Eid is not reserved only for devoted Muslims—it’s a way for people to engage with their culture, even if they’re not extremely religious. Despite not being from a very religious family, the MSA gave me a sense of community I was missing at Whitman. It gave me the chance to spend more time with people who are now some of my closest friends. I often have serious conversations with these friends about issues that bother us both inside and outside the Muslim community and I can relate to their unique cultural experiences, especially the extensive Muslim family drama.

I don’t blame anyone for not knowing that a seemingly random professional day coincides with the celebration of Eid. Many people have never seen the holiday listed on the MCPS calendar. The world observes Eid on a different day each year, depending on the lunar calendar. This means that whether or not Eid falls on a day off is pure chance. The battle between Muslim advocates and MCPS officials has long persisted, with Eid never being set in stone as a county-recognized holiday. In response to criticism that school was closed for Jewish holidays but not for Muslim ones, MCPS removed all religious holidays from the calendar in 2014. The reform was frustrating for many people, who argued that ignoring the existence of religious holidays is not a viable long-term solution. If MCPS were to recognize Eid, it would be monumental for years of Muslim activism and may alleviate the pressure I feel to explain the tradition to many of my peers. 

 Hopefully, the efforts of clubs to share a piece of culture and festivities with students will raise awareness for the holiday. The MSA and World Language Cafe have generated the most local interest in Ramadan rituals I’ve ever experienced at a school. My favorite part of these celebrations is sharing traditional foods like Baklava, a Middle-Eastern layered sweet, or Kibbeh, a meat-filled delicacy, and I love spending hours in the kitchen with my mom preparing Sütlaç—rice pudding—as the Çay—Turkish black tea—boils. Food is a universal language, and it’s the element I enjoy most about Eid. Tables full of delicacies make celebrations more inviting to my friends and family who might not celebrate Eid. After all, the way to someone’s heart is through their stomach.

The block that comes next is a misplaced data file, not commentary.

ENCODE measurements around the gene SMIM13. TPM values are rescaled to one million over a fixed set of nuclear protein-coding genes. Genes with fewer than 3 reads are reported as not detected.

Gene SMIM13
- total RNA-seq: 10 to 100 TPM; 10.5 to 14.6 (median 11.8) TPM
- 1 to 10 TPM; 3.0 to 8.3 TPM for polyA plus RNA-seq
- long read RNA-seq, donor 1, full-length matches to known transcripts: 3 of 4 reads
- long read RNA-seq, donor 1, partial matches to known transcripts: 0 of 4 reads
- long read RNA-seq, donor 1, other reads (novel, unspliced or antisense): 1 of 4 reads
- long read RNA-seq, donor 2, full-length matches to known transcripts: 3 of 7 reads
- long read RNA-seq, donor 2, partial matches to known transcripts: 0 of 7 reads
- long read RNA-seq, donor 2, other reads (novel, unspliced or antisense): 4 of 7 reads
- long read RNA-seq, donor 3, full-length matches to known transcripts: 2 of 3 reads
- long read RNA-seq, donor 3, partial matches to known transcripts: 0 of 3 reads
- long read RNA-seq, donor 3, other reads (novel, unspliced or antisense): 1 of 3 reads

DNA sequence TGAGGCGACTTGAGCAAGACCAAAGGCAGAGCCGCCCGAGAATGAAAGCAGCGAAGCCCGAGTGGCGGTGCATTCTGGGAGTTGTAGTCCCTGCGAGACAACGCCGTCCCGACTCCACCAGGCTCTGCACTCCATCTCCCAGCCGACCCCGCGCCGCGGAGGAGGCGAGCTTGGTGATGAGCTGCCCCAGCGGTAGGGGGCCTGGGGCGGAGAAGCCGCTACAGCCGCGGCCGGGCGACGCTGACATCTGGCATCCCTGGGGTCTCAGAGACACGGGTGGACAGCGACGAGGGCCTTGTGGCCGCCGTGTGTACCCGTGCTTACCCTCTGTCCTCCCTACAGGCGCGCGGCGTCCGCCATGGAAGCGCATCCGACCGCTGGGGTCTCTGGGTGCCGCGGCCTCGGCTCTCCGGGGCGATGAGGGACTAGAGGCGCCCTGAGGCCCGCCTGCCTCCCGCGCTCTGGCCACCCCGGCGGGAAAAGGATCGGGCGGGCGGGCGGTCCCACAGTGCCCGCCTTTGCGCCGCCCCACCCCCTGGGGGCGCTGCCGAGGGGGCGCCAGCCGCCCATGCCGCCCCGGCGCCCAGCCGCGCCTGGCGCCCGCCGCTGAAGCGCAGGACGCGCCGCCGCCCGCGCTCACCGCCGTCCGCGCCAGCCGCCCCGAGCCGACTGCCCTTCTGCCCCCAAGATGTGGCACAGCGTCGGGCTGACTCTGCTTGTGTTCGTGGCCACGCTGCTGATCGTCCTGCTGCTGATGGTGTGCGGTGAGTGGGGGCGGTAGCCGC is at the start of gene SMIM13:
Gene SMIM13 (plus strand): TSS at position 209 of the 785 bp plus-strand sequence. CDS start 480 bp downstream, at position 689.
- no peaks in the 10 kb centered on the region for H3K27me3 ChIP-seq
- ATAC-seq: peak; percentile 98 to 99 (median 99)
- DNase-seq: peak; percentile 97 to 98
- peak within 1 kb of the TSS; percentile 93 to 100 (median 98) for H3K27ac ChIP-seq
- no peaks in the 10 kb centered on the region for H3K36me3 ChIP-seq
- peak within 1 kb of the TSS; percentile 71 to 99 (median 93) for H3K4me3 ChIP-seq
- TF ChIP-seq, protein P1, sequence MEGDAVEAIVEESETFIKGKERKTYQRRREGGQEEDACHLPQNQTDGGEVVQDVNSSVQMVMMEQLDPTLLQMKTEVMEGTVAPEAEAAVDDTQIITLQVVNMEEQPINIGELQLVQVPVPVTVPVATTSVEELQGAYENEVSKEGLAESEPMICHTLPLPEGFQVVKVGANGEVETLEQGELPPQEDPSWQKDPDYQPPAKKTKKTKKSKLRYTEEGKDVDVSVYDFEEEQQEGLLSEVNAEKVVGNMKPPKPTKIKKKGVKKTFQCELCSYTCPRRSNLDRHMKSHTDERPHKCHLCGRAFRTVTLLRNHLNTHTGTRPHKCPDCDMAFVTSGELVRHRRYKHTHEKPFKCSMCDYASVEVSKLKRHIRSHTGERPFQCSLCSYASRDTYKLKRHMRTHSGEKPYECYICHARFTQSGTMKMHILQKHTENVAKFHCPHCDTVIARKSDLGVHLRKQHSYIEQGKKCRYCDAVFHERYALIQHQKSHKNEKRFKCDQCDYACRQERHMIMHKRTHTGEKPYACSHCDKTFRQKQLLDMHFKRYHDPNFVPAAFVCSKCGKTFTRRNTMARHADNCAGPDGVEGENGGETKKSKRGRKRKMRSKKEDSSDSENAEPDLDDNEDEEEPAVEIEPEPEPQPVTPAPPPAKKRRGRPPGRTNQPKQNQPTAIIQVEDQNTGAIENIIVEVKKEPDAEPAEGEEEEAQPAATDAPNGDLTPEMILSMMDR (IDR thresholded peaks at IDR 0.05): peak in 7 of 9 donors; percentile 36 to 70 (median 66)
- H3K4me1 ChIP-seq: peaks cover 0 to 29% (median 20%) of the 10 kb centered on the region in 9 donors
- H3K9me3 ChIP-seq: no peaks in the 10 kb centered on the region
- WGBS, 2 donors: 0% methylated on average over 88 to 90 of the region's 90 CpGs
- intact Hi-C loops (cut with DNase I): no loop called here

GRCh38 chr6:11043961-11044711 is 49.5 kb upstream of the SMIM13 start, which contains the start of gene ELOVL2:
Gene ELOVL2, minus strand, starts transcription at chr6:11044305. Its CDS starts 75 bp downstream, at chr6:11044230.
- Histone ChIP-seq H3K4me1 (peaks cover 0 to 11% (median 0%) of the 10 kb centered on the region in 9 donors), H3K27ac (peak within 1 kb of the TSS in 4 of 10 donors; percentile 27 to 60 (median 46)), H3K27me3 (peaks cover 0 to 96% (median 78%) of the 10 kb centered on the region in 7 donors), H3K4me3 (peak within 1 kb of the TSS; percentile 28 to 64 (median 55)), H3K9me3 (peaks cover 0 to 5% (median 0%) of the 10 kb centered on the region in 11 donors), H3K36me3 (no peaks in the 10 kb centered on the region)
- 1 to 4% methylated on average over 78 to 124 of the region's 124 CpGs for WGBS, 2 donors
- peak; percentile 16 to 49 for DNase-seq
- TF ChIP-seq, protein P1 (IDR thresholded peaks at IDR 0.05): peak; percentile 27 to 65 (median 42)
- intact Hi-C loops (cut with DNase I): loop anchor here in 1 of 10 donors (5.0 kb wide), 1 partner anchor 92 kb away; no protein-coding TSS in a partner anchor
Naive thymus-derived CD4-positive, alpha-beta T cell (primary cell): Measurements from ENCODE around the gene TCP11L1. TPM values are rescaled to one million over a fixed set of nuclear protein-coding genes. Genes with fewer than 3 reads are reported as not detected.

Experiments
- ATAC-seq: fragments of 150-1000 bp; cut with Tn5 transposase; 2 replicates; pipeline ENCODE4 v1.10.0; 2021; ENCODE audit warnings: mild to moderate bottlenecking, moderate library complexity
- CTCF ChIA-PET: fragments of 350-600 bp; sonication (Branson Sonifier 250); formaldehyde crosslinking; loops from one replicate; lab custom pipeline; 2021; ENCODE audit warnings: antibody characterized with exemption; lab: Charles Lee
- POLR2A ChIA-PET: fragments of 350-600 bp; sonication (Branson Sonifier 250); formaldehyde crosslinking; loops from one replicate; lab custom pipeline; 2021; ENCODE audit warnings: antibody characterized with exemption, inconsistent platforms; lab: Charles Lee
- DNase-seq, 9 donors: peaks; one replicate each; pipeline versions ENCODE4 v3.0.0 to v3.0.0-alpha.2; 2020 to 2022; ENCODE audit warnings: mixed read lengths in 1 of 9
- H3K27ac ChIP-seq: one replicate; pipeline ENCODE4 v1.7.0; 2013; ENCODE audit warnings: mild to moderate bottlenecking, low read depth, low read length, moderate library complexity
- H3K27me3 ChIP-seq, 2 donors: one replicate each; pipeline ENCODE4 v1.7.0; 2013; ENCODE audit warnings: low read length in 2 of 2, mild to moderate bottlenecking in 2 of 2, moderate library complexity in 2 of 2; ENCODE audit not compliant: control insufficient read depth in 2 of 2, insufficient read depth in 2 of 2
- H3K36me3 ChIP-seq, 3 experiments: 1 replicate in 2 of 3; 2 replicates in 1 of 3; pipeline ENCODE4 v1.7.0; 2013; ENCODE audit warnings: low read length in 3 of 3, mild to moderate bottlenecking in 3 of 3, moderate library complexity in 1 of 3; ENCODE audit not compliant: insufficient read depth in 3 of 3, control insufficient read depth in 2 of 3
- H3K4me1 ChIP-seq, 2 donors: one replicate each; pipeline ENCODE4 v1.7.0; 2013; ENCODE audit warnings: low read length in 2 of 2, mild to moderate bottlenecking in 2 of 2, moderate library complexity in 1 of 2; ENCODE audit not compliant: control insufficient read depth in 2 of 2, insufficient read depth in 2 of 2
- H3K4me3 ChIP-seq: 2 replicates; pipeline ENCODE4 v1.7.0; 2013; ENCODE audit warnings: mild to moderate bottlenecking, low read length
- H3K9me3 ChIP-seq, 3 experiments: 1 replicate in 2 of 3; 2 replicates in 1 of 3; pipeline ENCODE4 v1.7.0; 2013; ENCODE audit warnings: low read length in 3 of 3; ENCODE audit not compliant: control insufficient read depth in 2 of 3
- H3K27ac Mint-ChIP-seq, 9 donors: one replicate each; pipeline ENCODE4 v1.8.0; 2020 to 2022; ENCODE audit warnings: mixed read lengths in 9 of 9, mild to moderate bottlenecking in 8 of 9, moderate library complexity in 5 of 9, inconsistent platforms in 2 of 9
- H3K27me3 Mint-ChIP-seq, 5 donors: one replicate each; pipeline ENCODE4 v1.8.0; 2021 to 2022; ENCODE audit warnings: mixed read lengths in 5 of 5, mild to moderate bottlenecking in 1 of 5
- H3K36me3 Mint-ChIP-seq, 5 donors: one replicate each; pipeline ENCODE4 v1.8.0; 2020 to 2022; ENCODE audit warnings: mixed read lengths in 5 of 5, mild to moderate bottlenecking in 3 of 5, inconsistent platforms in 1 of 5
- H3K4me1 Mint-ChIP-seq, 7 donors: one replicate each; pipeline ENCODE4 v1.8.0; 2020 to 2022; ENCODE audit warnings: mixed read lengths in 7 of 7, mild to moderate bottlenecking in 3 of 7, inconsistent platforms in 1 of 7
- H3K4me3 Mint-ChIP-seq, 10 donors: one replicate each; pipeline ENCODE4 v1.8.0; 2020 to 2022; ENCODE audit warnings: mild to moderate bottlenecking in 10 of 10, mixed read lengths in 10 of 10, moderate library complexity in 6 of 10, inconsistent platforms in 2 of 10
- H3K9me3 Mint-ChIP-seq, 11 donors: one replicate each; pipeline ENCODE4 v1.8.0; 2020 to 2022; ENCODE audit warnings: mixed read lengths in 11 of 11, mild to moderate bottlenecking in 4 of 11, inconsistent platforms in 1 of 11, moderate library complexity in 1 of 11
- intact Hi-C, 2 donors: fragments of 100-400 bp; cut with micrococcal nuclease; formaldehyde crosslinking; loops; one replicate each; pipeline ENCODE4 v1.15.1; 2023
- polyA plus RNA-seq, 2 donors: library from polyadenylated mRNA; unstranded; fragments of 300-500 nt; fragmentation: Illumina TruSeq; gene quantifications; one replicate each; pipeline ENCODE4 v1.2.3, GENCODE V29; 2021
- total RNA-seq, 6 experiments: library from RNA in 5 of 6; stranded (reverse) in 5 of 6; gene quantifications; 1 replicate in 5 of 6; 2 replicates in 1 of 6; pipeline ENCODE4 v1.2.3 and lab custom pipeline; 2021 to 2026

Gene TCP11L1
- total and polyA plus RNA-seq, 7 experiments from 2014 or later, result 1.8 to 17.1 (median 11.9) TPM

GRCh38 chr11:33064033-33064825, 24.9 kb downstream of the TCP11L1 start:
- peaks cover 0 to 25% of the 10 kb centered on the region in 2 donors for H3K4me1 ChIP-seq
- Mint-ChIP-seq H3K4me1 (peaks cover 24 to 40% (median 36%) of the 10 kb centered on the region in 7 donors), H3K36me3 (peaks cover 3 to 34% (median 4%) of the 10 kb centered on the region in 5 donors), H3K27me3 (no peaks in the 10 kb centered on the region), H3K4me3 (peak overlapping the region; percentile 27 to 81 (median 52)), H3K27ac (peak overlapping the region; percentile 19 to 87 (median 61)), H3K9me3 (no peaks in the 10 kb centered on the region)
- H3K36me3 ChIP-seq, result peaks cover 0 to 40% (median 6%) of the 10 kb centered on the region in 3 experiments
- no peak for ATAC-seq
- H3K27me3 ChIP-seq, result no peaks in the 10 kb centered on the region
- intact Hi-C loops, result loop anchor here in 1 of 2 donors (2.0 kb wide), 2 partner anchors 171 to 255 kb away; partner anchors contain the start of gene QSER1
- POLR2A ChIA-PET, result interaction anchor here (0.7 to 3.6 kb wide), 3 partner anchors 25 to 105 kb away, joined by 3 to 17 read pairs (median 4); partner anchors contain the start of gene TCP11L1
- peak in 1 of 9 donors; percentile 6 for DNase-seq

Though MCPS considers missing school for Eid celebrations an excused absence, it’s not enough when I have to make up tests and homework on a day of celebration. It should not be such a constant battle for such a widely celebrated holiday to gain recognition. The weak representation of Islam in Montgomery County makes receiving recognition for Eid all the more important.

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  • J

    johnny mMay 28, 2024 at 3:50 pm

    Ramadan is the most celebrated holiday on earth. read a book

    Reply
    • H

      Hazel JohnsonJun 7, 2024 at 7:14 am

      Why don’t YOU read a book

      Reply
  • A

    Asha M TallapragadaMay 2, 2024 at 2:39 pm

    amazing article cateeee

    Reply
  • E

    ElijahMay 1, 2024 at 9:46 pm

    I believe MCPS has to address how the scheduling treats Ramadan, as well as other holidays, such as Passover (1st day). MCPS’s schedule has taken off a professional day for both said holidays [when they land on weekdays], yet placing the holidays the day next to the holiday such as in the 2019 Ramadan Professional Day Placement Incident (PDPI) on June 5th, instead of June 4th, and this years Passover PDPI on April 22nd, instead of April 23rd, shows a lack of understanding of the relevance of the holidays to observants.

    Reply
    • S

      Samira HusseinJun 6, 2024 at 11:52 pm

      For the school year 2024-2025, Eid Al-Fitr and Eid Al-Adha are scheduled as Professional days off. Also, as Snow make up days.
      3/1/2025 Ramadan starts
      3/30/2025 Eid Al-Fitr, Friday.
      6/6/2025 Eid Al-Adha. Sunday, Monday will be a Professional day.

      Reply